STEM Tuesday — Ecosystem Recovery– Author Interview with Nancy Castaldo

Welcome to STEM Tuesday: Author Interview, a repeating feature for the fourth Tuesday of every month. Go Science-Tech-Engineering-Math!

Today we’re interviewing Nancy Castaldo, author of THE WOLVES AND MOOSE OF ISLE ROYALE: Restoring an Island Ecosystem. “Stimulating reading for young naturalists and eco-activists,” says Kirkus.

Mary Kay Carson: How did you come to write The Wolves and Moose of Isle Royale?

Nancy Castaldo: This is a book project that began decades ago in my college ecology class. That is where I first heard of the important predator/prey study on Isle Royale. I was intrigued by this long study and have followed it ever since. When I found out that wolves might be released on the island I started to formulate the book project.

MKC: Care to share a favorite research moment from your time on Isle Royale? 

Nancy: Spending time on the island was wonderful. I truly can understand why so many people return to the park after visiting. Photographer Morgan Heim and I stayed on the island, got up super early every morning, and hiked well past 10 pm each night to complete this book. The remoteness of the island provided some travel challenges, but they were well worth it.  It is an exceptional place that deserves protection. I only wish we had more time there.  It was a great experience. My favorite moment? Perhaps when we were in the forest with Cara as she was investigating wolf pings and we came across a spot where a moose had bedded down. We could see where it had folded its legs to rest. And beside this spot we found one where a wolf had bedded down. They were side by side. Of course, it is highly unlikely they were there at the same time. I couldn’t resist curling my body up to fit in those spots where they had rested. And then, I coaxed Cara and Morgan to do the same. It filled me with lots of feelings of connection and also fun. Those moments were so unexpected.

MKC: To whom did you imagine yourself writing to while drafting the book?

Nancy: Wolves and moose are two of my favorite animals and I’m sure many of my young readers feel the same way about them.They are wildlife icons. Aside from writing this book for my young readers, I’m sure my ecology professor would have loved to see that his words mattered to me so much that I held on to them all this time. I know I thought of him often as I was writing this.

Nancy Castaldo has written award-winning books about our planet for over 20 years including, THE STORY OF SEEDS, which earned the Green Earth Book Award, Junior Library Guild Selection, and other honors. Nancy’s research has taken her all over the world from the Galapagos to Russia. She strives to inform, inspire, and empower her readers. Nancy is a certified National Geographic Educator. Visit her at www.nancycastaldo.com or follow at @NCastaldoAuthor.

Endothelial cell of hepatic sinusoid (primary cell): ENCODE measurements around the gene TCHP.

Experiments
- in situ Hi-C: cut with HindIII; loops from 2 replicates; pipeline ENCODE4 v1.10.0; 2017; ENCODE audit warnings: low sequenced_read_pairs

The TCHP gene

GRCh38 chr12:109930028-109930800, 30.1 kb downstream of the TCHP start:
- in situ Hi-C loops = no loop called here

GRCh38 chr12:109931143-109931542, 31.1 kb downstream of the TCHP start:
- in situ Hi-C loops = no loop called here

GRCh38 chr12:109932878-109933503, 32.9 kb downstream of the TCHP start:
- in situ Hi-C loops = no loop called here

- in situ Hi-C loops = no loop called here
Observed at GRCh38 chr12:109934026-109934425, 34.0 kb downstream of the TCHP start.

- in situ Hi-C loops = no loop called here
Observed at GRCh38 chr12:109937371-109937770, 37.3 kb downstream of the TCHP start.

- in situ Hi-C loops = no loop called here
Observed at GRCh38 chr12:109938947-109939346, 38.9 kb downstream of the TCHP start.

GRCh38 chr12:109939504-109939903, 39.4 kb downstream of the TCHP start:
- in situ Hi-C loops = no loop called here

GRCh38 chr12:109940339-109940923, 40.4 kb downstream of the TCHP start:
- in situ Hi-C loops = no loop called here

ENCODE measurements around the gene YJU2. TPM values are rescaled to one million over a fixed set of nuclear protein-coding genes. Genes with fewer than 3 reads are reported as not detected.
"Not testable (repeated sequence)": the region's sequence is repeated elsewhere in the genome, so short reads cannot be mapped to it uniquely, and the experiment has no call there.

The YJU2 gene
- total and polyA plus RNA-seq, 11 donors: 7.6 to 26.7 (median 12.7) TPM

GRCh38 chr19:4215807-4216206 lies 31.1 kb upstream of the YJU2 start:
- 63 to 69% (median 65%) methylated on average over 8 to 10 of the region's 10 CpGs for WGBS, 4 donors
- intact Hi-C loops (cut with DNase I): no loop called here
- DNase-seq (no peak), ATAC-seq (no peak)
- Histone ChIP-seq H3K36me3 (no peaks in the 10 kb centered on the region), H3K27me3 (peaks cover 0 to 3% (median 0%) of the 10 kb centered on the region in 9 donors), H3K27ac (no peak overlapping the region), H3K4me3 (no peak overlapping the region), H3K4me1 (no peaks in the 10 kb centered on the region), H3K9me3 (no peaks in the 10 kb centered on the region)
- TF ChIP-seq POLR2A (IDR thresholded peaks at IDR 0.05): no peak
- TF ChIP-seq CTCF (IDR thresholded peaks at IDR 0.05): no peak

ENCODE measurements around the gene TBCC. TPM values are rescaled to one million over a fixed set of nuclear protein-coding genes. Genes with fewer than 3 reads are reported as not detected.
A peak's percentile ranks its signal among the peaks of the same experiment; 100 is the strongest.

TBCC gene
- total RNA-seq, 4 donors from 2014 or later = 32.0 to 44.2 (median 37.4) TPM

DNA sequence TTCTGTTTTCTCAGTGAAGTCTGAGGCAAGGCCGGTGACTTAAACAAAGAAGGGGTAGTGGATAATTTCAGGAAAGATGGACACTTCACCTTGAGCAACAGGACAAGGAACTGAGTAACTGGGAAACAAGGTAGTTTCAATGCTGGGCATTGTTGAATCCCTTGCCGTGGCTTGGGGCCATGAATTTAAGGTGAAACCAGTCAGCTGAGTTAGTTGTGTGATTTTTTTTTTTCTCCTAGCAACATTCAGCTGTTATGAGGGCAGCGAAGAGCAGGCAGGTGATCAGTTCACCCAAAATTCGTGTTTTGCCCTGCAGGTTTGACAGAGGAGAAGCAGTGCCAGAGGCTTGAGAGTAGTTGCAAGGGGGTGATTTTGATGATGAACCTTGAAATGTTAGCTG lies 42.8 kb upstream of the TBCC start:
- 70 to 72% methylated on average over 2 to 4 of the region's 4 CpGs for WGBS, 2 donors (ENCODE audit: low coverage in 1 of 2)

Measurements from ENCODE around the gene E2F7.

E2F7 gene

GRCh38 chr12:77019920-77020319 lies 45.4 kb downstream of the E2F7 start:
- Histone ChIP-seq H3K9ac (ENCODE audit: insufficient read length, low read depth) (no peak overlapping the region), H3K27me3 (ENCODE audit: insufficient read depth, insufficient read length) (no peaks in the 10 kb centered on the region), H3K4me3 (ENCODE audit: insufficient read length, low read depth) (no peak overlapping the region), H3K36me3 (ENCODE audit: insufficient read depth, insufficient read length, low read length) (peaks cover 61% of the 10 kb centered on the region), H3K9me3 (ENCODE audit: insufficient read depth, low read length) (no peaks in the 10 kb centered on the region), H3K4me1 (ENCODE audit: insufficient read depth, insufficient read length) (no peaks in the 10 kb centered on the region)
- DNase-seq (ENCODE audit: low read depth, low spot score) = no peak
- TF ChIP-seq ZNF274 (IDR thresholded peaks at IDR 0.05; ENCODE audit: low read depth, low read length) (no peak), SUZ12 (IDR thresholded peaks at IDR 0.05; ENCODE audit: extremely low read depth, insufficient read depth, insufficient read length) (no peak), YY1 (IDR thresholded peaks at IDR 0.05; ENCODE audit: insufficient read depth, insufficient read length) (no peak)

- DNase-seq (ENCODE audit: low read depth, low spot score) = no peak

MKC: Did you chose a particular angle or slant or the book? Why?

Nancy: I loved following the Scientists in the Field first person-travelogue format for this book. It is one of my favorite book series and I’m so pleased to have a book included among the rest. This approach enabled me to bring my readers along on the adventure with me.

Wolves have always been maligned throughout history and I love sharing their importance with my readers. All wildlife is essential, including these predators. I chose to show their importance while providing the science and alternative views around their reintroduction to the Park. I hope my readers can develop their own thinking about these issues with a broad amount of information.

MKC: Any book suggestions for kids who loved The Wolves and Moose of Isle Royale?

Nancy: If readers enjoyed The Wolves and Moose of Isle Royale, they will probably want to dive into some of the other Scientists in the Field titles. Wolf Called Wander by Rosanne Parry, Pax by Sara Pennypacker, and Endling: The Last by Katherine Applegate would be great fiction companions.

MKC: Why do you choose to write STEM books?

Kirsten: I have a STEM background, having double-majored in biology and chemistry during my undergraduate college years. Aside from writing, I’ve worked as an environmental educator and substitute science teacher. I’m also a National Geographic Certified Educator. I love writing books for curious kids.

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Your host is Mary Kay Carson, author of The River that Wolves Moved, Wildlife Ranger Action Guide, The Tornado ScientistAlexander Graham Bell for Kids, Mission to Pluto, and other nonfiction books for kids. @marykaycarson

How To Write Chapter Books with 8 Chapter Book Authors

From the Mixed Up Files writer Samantha M Clark here, and a couple weeks ago, my debut chapter book series, the GEMSTONE DRAGONS, was released by Bloomsbury. Moving from writing my middle-grade to writing chapter books has been a lot of fun but also had some challenges. So for this post, I chatted with some other chapter book authors about their experiences writing for this category and want to share what we said.

Before I get to our chat, a few quick notes about chapter books, in case you don’t know what they are:

  • While the sweet spot for MG readers is 8 and up, chapter books are generally appropriate for ages 6 and up.
  • They’re shorter than middle-grade too. My shortest MG, AMERICAN HORSE TALES: HOLLYWOOD, is 20,000 words. Chapter books, however, are usually between 8,000 to 12,000 words. My GEMSTONE DRAGONS are each around 10,000 words, laid out in the book with lots of spacing between the lines and a bigger font size.